Employers — This is How You Can Maximize Your Hybrid Employees’ Productivity

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A new study from the University of Birmingham has found that managers developed a more positive outlook on the benefits of remote and flexible working since the outbreak of the Covid-19 pandemic. The research surveyed 597 managers and found that 51.8% of them agreed that working from home improves employee concentration, 59.5% agreed that it increases productivity, and 62.8% agreed that it increases motivation. Furthermore, an even larger proportion of managers, 76.5% believe that flexible working generally increases productivity. Importantly, the study also found that line managers were more likely to see flexible working as a performance-enhancing tool (71.2%) than senior management (65.6%). This highlights the importance of educating senior management on the benefits of flexible working and the positive impact it can have on employee performance.

Now, managers need to learn how to maximize hybrid work productivity by determining what employees can most productively work on at home, and what to focus on when they come to the office. Given that about three-quarters of all U.S. companies are in the process of adopting a hybrid work model, optimizing this mix of employee activities is critical both for the success of individual companies and the U.S. economy as a whole. So what are the best practices in determining what tasks hybrid workers should work on from home?

Some might say it’s simple: just let the rank-and-file employees and their immediate supervisors figure it out for themselves. However, after helping 21 organizations figure out successful hybrid work arrangements and writing a best-selling book about this topic, my experience shows that employees often fail to maximize their productivity.

Related: Salesforce CEO Marc Benioff Is Right. New Employees Are Less Productive in a Hybrid Work Setting — But Why?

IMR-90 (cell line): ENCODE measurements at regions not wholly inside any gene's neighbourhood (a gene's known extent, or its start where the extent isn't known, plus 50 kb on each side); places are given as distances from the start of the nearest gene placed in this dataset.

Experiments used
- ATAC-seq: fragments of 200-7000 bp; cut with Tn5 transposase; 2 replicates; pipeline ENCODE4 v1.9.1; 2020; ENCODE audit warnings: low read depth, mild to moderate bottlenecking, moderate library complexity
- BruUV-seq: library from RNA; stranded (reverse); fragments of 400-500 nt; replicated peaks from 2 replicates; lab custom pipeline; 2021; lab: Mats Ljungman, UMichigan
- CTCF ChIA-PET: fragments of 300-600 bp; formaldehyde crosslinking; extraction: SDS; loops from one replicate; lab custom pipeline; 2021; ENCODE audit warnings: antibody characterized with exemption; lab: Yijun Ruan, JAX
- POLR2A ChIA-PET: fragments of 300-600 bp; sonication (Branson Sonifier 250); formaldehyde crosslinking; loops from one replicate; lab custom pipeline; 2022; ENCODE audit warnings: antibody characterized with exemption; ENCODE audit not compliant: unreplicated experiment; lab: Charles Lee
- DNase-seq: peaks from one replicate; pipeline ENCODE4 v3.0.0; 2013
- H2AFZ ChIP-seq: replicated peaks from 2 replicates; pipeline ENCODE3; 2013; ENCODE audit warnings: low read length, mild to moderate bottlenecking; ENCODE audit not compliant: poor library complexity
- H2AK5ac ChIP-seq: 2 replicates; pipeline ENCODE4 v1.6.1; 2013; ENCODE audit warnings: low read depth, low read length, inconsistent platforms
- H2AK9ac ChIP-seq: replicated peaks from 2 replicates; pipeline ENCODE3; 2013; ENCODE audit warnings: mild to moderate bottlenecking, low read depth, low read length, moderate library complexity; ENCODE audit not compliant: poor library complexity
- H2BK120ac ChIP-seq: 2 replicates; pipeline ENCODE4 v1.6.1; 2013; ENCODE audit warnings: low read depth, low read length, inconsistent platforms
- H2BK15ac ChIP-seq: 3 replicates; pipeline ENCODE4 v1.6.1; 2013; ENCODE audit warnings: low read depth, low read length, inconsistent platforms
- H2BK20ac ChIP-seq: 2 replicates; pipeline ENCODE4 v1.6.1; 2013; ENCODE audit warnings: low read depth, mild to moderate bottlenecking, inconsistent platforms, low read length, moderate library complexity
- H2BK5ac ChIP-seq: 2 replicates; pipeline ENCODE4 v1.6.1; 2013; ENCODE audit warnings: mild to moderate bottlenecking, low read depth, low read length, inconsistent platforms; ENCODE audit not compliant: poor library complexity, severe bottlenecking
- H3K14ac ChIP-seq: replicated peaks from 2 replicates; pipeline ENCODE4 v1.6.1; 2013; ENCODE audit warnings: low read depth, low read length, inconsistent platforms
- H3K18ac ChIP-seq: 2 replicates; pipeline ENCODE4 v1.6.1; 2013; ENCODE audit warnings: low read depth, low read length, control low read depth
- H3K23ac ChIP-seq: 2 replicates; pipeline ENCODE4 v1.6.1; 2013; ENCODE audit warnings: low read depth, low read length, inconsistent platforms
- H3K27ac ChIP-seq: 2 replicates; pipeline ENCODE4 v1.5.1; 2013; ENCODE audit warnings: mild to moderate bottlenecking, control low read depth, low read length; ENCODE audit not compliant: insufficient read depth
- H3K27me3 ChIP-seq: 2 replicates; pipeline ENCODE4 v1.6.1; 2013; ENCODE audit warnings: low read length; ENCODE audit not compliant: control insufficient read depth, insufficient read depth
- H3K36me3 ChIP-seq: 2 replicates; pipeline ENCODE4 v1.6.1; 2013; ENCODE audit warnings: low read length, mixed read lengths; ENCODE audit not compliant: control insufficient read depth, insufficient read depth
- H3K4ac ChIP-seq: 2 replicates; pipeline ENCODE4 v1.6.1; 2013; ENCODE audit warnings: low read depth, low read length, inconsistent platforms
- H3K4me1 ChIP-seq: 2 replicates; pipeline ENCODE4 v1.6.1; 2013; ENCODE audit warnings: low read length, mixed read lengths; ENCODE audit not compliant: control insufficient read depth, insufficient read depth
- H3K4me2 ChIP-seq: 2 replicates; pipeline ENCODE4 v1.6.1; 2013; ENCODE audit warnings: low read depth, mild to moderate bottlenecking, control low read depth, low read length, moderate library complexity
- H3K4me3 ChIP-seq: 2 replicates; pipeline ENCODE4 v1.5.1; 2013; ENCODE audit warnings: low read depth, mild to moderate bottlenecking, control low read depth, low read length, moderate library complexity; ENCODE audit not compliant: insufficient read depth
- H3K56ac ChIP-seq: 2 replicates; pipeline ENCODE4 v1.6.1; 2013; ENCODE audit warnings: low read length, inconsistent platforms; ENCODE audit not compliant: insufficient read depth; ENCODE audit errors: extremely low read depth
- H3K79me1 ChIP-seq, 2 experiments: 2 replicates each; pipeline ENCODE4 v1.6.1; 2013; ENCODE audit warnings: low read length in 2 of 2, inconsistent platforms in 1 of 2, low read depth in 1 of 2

It’s not because they’re lazy or deliberately inefficient: it’s just that they never learned how to do hybrid work effectively, and don’t know what they don’t know. Without guidance and professional development in this area, lower-level supervisors and middle managers in particular end up shoehorning traditional office-centric methods of working into hybrid settings. The result is lower productivity, engagement and morale, harming both company bottom lines and employee wellbeing and career success.

The worst part of coming to the office

One key filter to determine what to do where: to maximize productivity, hybrid work models have to minimize commuting time for employees. Coming to the office needs to be for a specific purpose that outweighs the significant costs — in time, money and stress — involved in the commute.

A survey by Hubble asked what respondents liked about working from home — 79% of respondents named the lack of commute, making it the most popular response by far. According to a recent survey by Zebra, 35% of Americans would be willing to take a pay cut in exchange for a shorter commute. Of those who would take a pay cut, 89% would sacrifice up to 20% of their salary.

Americans waste a lot of time commuting. The U.S. Census Data from 2019 shows that about 10% of Americans commuted over an hour each way, mainly those living in dense urban areas. On average, Americans commute a half hour each way.